The three Golden Goddesses, Din, Farore and Nayru, are responsible for the creation of Hyrule, as well as the creation of the Triforce, which houses a fraction of their divine power. Din is the Goddess of Power, associated with the color red and the elements of earth and fire; Farore is the Goddess of Courage, and associated with the color green and the element of wind; and Nayru is the Goddess of Wisdom, and is associated with the color blue and the element of time. Each Goddess is also associated with a fragment of the Triforce—Din with the Triforce of Power, Farore with the Triforce of Courage, and Nayru with the Triforce of Wisdom. Each Goddess has a spell that Link may acquire from a Great Fairy—Din's Fire, Farore's Wind, and Nayru's Love. These three spells are used by Princess Zelda in Super Smash Bros. Melee and Super Smash Bros. Brawl. Statues appear in The Wind Waker, depicting the three Goddesses. These statues are arranged in a triangle shape.

Three humanoid women of the same name exist in Oracle of Seasons and Oracle of Ages. Din is the Oracle of Seasons, Nayru is the Oracle of Ages, and Farore is the Oracle of Secrets. Din has red hair, and is a dancer. Earlier in the game, she is captured by a knight named Onox, who uses her to disrupt the seasons. Nayru has blue hair, and is a singer. She is possessed by the witch Veran, who uses her to disrupt time. Farore has green hair, and lives inside of the Maku Tree, an entity in both Oracle of Seasons and Oracle of Ages. She has no relevance to the plot. The Minish Cap uses the same design for the three Oracles. In The Minish Cap, they are travelers who are staying at an Inn in town who are seeking permanent residence. Later in the game, you may only pick one who gets to live in their own home, and, depending on who you pick, will give you a special potion.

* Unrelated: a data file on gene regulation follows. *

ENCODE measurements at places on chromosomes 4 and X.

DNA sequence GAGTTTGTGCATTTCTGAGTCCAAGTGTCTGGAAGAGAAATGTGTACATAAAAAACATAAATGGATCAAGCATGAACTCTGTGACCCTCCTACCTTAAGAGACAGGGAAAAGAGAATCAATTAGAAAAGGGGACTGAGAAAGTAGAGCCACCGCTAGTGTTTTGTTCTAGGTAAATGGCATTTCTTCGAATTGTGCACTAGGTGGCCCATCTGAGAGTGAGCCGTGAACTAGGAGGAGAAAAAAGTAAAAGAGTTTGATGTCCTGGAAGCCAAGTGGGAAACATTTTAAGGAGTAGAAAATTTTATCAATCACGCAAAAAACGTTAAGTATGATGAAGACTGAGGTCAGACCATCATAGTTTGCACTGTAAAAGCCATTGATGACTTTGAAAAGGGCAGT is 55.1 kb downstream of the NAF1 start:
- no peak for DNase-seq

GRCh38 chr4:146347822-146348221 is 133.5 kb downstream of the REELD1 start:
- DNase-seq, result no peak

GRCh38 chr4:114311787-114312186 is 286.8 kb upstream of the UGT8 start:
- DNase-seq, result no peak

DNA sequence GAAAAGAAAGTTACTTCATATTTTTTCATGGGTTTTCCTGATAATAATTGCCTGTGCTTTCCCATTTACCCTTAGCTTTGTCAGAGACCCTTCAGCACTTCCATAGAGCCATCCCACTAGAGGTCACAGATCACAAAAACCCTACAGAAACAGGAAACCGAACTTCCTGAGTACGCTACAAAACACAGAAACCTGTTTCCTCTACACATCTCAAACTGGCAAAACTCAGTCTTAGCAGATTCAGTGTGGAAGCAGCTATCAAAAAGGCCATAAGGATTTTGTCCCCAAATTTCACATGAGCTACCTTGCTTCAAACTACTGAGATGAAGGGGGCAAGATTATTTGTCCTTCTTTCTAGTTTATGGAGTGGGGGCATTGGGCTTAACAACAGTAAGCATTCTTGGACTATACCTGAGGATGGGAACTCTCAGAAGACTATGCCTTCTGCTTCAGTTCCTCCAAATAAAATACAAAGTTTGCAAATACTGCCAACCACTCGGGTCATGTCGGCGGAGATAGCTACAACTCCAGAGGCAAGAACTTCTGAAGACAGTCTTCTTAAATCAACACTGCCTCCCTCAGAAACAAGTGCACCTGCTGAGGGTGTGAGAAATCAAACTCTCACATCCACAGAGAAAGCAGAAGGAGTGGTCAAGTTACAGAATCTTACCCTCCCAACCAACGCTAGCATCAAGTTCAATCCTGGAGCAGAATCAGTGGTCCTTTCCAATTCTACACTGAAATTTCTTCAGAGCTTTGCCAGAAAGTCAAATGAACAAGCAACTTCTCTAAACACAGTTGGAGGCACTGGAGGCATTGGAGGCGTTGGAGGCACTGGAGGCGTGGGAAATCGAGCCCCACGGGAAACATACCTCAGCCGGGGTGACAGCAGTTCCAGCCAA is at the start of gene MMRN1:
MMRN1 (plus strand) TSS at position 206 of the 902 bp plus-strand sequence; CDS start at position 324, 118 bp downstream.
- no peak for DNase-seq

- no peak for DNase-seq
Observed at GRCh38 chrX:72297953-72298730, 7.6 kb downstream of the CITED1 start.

Great Deku Tree

The Great Deku Tree is considered the 'Father of the Forest', and his first appearance is in Ocarina of Time. In it, he is charged with watching over the Kokiri, a child-like race of forest spirits that live in the Kokiri Forest. He is an exceptionally large tree with a humanoid face.

When Ocarina of Time begins, the Great Deku Tree is suffering from a curse cast upon him by Ganondorf in an effort to gain the Spiritual Stone of the Forest, which is in the Deku Tree's possession. Knowing Link's destiny, the Deku Tree sends Navi the fairy to retrieve the boy (who is, at this time, living among the Kokiri as one of them) and asks him to destroy the cause of the curse, a spider called Queen Gohma, within him. Although Link defeats Queen Gohma, the Deku Tree was doomed before Link had begun; before he dies, the Deku Tree gives Link the Kokiri Emerald and tells him to seek Princess Zelda at Hyrule Castle. After adult Link completes the Forest Temple and returns to the site of the Deku Tree, he discovers a little sprout, which grows into the Deku Sprout. It is this sprout who tells Link the truth about his past, and reveals that Link is not a Kokiri, but rather a Hylian who was entrusted to the Deku Tree by his mother, who died soon after.